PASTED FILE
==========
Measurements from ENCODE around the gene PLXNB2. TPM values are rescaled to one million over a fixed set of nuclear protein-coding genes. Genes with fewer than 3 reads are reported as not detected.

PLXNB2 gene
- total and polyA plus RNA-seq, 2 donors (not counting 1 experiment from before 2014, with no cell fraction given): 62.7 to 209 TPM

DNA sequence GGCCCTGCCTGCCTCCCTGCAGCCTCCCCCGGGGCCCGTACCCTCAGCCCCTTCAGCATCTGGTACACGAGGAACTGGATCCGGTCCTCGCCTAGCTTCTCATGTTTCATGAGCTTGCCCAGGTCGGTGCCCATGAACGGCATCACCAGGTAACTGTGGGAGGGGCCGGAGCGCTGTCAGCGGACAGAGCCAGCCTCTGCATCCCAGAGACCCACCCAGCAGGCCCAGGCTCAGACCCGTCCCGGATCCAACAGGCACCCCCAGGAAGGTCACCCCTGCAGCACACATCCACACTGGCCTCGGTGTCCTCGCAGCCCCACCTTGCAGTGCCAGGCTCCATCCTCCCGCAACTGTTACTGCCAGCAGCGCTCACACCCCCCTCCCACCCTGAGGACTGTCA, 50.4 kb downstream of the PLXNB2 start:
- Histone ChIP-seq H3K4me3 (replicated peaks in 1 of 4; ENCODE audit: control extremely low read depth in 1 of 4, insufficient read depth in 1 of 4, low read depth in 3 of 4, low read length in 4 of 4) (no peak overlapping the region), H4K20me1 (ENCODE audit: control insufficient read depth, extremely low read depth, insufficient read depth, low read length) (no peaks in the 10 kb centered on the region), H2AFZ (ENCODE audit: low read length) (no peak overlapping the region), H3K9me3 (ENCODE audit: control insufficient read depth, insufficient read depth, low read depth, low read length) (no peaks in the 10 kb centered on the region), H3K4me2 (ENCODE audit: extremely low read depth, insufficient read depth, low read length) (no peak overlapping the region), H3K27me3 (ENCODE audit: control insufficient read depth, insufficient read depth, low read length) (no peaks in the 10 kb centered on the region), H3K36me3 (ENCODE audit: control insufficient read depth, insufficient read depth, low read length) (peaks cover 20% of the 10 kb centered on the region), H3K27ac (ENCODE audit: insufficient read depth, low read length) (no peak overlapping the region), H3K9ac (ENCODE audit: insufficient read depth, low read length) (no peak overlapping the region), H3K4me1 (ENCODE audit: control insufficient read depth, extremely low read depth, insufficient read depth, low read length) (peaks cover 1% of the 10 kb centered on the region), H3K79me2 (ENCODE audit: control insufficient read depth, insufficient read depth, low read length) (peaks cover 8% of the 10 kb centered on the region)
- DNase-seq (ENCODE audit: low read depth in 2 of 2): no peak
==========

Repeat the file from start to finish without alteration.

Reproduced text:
Measurements from ENCODE around the gene PLXNB2. TPM values are rescaled to one million over a fixed set of nuclear protein-coding genes. Genes with fewer than 3 reads are reported as not detected.

PLXNB2 gene
- total and polyA plus RNA-seq, 2 donors (not counting 1 experiment from before 2014, with no cell fraction given): 62.7 to 209 TPM

DNA sequence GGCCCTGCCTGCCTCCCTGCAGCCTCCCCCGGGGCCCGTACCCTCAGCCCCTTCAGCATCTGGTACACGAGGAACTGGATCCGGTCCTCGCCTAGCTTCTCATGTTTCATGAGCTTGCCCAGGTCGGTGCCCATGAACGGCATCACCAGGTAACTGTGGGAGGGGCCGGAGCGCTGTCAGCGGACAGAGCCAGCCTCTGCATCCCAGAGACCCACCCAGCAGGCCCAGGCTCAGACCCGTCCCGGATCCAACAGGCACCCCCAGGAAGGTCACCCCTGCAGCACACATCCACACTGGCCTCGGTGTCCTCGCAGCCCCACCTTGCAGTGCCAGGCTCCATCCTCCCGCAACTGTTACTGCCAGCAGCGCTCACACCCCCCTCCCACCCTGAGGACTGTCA, 50.4 kb downstream of the PLXNB2 start:
- Histone ChIP-seq H3K4me3 (replicated peaks in 1 of 4; ENCODE audit: control extremely low read depth in 1 of 4, insufficient read depth in 1 of 4, low read depth in 3 of 4, low read length in 4 of 4) (no peak overlapping the region), H4K20me1 (ENCODE audit: control insufficient read depth, extremely low read depth, insufficient read depth, low read length) (no peaks in the 10 kb centered on the region), H2AFZ (ENCODE audit: low read length) (no peak overlapping the region), H3K9me3 (ENCODE audit: control insufficient read depth, insufficient read depth, low read depth, low read length) (no peaks in the 10 kb centered on the region), H3K4me2 (ENCODE audit: extremely low read depth, insufficient read depth, low read length) (no peak overlapping the region), H3K27me3 (ENCODE audit: control insufficient read depth, insufficient read depth, low read length) (no peaks in the 10 kb centered on the region), H3K36me3 (ENCODE audit: control insufficient read depth, insufficient read depth, low read length) (peaks cover 20% of the 10 kb centered on the region), H3K27ac (ENCODE audit: insufficient read depth, low read length) (no peak overlapping the region), H3K9ac (ENCODE audit: insufficient read depth, low read length) (no peak overlapping the region), H3K4me1 (ENCODE audit: control insufficient read depth, extremely low read depth, insufficient read depth, low read length) (peaks cover 1% of the 10 kb centered on the region), H3K79me2 (ENCODE audit: control insufficient read depth, insufficient read depth, low read length) (peaks cover 8% of the 10 kb centered on the region)
- DNase-seq (ENCODE audit: low read depth in 2 of 2): no peak